"Holocaust denial ... was turning into 'Hitler was right'": Director on urgency of Nazi docuseries

Filmmaker Joe Berlinger on why "Hitler and the Nazis" uses cinema tools, AI & more to recreate the Nuremberg trials

By Melanie McFarland

Senior Critic

Published June 11, 2024 1:29PM (EDT)

Károly Kozma as Adolf Hitler in "Hitler and the Nazis: Evil on Trial" (Netflix)
Károly Kozma as Adolf Hitler in "Hitler and the Nazis: Evil on Trial" (Netflix)

Whenever Joe Berlinger makes a docuseries, he told me in a recent conversation, he always looks for the social justice angle. He asks himself, what needle can I move? That answer might be obvious when it comes to his latest project, “Hitler and the Nazis: Evil on Trial” . . . but don’t be so sure.

There’s no shortage of Adolf Hitler profiles or examinations of World War II in the totality of film and TV. Fewer view the rise of the Third Reich through the framing of the Nuremberg Trials, and as Berlinger points out there are fewer probes into the origins that led to the atrocities committed on the Eastern front, where Hitler sought to enact his version of expansionism known as Lebensraum, and where much of the focus of the six-episode series is concentrated.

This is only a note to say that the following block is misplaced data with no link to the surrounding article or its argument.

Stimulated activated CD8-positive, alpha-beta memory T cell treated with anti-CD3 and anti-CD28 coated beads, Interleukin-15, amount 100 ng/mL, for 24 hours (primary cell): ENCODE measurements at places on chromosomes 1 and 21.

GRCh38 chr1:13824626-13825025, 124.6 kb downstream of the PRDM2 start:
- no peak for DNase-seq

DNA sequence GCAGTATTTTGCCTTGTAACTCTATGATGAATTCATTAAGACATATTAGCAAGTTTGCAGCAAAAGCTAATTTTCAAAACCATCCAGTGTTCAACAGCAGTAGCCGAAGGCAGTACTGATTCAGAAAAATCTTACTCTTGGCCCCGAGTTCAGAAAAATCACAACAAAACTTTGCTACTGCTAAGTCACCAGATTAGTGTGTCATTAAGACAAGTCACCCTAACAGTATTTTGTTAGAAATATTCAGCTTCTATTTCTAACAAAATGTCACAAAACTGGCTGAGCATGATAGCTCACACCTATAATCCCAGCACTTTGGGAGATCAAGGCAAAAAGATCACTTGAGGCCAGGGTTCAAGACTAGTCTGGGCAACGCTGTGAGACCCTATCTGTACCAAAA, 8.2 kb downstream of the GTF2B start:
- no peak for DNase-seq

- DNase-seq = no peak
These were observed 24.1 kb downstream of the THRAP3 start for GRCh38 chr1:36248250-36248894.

"The war in the West was, by many criteria, a very normal war," Berlinger explained in our video chat. "The atrocities were in the East. Lebensraum was in the East. Racial superiority was in the East. Most Americans are familiar with the war in the West, because that's where we sent our soldiers. But what happened in the East is much less known and is much more important to drawing parallels to today."

But when Berlinger mentioned emphasizing social justice in his work, the examples he cited were 2019's “Conversations with a Killer: The Ted Bundy Tapes” and its fictionalized counterpart “Extremely Wicked, Shockingly Evil and Vile.”

“I know this sounds like a strange comparison,” he admitted. At the time the films premiered, he was criticized for giving more exposure to a vile criminal who took pleasure in murdering young women. Berlinger saw it differently, explaining that when he told his daughters, who were then in college, that he was working on these projects, they had no idea who Bundy was.

“The fact that he preyed upon young, collegiate women who fell victims of trusting somebody because they were white and good-looking and charming — that's the lesson I want to put into the world for my daughter's generation,” he said. “By the same token, the statistics of how ignorant people are about the Holocaust, these demagogues of today who have normalized hate and the impact that's having on young people, I felt like I wanted to reach a younger demographic with this show.”